Savior by Maya Angelou

Religion and faith are two complex aspects of any person who believes in any kind of supernatural or inexplicable entity. Religion and art have a very long and interconnected history, most famously studied across Europe, where the Catholic Church was, for years, the most powerful patron of those arts. Countless poems, paintings, buildings, and stories have been created throughout history to attempt to express the deeply personal relationship that exists between a religious or faithful person and the supernatural phenomena they believe in. In the late twentieth century, Maya Angelou added her poem Savior to that list, and has managed to create a piece that stands out from its crowded world and stand on its own as one of her most intriguing and thought-provoking works on the subject.


Savior Analysis

Petulant priests, greedy

centurions, and one million

incensed gestures stand

between your love and me.

The first verse of Savior is written as a quatrain, without rhyming lines. Notably, it begins with an alliterative insult that is typically used to describe the opposite of a priest (or, at the very least, what a priest would ideally be like). The verse describes petulance, greed, and incense, and concludes with a comment about love, depicting the prior adversaries as obstacles. The use of priests and centurions suggests that peace and war (as a centurion was the commander of a legion in the Ancient Roman Empire) are irrelevant ideas, and that the negative attributes that are being described are present regardless of circumstance. One million incensed gestures could be a reference to any number of things — it is just vague enough that it will mean something different to each unique reader of the piece.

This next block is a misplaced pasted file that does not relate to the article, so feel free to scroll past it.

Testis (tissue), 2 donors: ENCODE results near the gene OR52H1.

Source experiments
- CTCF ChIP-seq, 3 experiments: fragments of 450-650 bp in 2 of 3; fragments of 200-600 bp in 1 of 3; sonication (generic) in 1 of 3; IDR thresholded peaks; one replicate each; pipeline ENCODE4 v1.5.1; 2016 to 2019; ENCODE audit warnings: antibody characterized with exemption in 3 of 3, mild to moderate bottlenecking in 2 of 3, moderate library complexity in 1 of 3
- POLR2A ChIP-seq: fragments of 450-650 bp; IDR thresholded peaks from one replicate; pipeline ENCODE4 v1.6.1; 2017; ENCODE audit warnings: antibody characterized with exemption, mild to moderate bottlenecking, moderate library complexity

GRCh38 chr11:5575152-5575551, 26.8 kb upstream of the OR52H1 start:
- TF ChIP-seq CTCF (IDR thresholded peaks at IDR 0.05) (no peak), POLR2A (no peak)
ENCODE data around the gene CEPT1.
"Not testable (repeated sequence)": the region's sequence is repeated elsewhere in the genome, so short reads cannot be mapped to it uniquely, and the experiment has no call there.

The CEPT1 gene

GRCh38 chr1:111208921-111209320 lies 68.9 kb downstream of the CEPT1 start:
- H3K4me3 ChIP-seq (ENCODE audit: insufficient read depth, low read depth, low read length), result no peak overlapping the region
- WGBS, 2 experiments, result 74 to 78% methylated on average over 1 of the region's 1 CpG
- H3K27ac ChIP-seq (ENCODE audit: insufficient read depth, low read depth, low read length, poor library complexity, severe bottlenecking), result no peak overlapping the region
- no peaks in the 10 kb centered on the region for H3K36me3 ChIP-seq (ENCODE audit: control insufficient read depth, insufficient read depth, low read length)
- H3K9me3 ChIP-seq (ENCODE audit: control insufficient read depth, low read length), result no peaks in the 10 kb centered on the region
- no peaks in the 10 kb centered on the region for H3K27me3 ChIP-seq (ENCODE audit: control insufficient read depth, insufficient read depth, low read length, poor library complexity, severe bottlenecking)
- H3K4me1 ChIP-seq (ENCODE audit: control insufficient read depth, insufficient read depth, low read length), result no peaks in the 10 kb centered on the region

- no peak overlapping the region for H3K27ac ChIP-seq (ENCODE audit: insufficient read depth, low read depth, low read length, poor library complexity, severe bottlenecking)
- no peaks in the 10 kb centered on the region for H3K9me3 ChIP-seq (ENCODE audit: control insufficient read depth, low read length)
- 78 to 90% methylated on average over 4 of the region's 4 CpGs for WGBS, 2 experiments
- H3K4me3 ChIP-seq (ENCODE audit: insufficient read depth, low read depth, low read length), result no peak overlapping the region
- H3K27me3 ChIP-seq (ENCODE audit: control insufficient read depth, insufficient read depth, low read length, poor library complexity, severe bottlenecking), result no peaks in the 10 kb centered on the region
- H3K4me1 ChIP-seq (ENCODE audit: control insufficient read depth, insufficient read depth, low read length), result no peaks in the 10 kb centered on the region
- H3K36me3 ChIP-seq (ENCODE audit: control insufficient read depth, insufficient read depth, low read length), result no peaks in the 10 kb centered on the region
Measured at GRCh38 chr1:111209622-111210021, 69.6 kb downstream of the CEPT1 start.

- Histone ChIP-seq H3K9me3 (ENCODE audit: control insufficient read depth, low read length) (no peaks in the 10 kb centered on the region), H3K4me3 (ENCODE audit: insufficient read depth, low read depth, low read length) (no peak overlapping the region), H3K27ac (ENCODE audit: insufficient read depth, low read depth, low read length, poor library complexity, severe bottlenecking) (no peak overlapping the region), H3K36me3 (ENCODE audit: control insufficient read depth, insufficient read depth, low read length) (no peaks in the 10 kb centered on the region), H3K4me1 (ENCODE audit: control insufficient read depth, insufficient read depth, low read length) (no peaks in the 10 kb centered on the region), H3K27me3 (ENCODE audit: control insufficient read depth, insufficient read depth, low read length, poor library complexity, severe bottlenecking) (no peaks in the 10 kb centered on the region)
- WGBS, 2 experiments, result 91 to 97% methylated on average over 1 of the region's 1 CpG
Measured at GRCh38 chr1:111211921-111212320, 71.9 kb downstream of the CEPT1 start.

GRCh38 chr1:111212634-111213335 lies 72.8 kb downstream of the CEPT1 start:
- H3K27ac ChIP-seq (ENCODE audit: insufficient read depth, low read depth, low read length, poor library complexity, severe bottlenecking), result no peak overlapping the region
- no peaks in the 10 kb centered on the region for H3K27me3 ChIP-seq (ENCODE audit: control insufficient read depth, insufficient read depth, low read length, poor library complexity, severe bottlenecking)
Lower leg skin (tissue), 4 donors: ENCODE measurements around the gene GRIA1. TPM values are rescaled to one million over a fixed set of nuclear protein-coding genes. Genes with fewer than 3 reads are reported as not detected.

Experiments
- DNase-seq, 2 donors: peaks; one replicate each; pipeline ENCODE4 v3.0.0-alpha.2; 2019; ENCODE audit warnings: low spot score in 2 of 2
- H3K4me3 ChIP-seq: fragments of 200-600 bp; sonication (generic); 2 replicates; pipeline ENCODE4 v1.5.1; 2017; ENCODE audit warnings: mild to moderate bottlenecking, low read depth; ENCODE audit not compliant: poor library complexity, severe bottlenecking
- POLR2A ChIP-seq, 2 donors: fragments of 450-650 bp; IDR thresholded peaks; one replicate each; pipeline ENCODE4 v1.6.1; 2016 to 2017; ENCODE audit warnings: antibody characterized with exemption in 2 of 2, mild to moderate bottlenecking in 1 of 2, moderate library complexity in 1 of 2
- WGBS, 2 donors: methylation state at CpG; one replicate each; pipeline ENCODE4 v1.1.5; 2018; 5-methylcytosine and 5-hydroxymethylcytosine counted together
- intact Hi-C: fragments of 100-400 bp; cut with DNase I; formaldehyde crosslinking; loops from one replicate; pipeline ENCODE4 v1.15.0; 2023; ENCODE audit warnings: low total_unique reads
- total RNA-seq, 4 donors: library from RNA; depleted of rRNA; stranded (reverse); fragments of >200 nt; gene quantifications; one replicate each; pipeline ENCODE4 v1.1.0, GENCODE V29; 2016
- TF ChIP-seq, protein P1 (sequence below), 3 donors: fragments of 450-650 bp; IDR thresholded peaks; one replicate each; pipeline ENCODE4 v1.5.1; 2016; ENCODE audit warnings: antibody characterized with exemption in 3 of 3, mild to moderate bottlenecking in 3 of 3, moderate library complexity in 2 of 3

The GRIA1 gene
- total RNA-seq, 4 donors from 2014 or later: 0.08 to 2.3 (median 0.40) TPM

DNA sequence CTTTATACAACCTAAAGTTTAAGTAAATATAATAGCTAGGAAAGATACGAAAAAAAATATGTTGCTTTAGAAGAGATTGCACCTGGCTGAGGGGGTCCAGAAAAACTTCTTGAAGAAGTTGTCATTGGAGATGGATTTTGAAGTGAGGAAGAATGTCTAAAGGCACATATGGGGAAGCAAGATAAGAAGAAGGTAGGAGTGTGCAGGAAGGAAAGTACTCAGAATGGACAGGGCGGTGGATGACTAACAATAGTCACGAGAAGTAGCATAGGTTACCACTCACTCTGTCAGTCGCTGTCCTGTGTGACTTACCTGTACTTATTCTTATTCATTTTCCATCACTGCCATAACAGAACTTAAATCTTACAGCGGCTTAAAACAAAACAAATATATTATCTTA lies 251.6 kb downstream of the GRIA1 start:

Your agape sacrifice

is reduced to colored glass,

vapid penance, and the

tedium of ritual.

The title of the poem, Savior, brings important context to the second verse. The titular image is most often associated with Christianity, in which Jesus Christ is considered to be the saviour of the world, who endured brutal execution as a sacrifice for the betterment of humanity. This makes sense as the “agape sacrifice” described in the first line, and it brings interesting meaning to the rest of the verse. The glass is likely a reference to common cathedral imagery, wherein stained glass windows depict scenes of Biblical importance. Vapid penance, therefore, is a likely reference to the Christian concept of atoning for one’s sins, and “tedium of ritual” symbolizes the repetitive nature of religious observance.

Angelou’s word choice here is careful and precise; “vapid,” “agape,” and “tedium” in particular are all uncommon words with distinctly negative connotations. Without the use of rhyme, this verse uses its careful wording to make an impression on the reader. Interestingly, the verse does this by seemingly condemning the Christian Church, despite beginning with an acknowledgement of sacrifice, implying that the event that much of the religion is built upon was meaningful and important. Based on the first verse, it seems that this distinction is drawn based on the difference between the sacrifice itself (“stand / between your love and me”) and the religion build around it since it took place.

Your footprints yet

mark the crest of

billowing seas but

your joy

fades upon the tablets

of ordained prophets.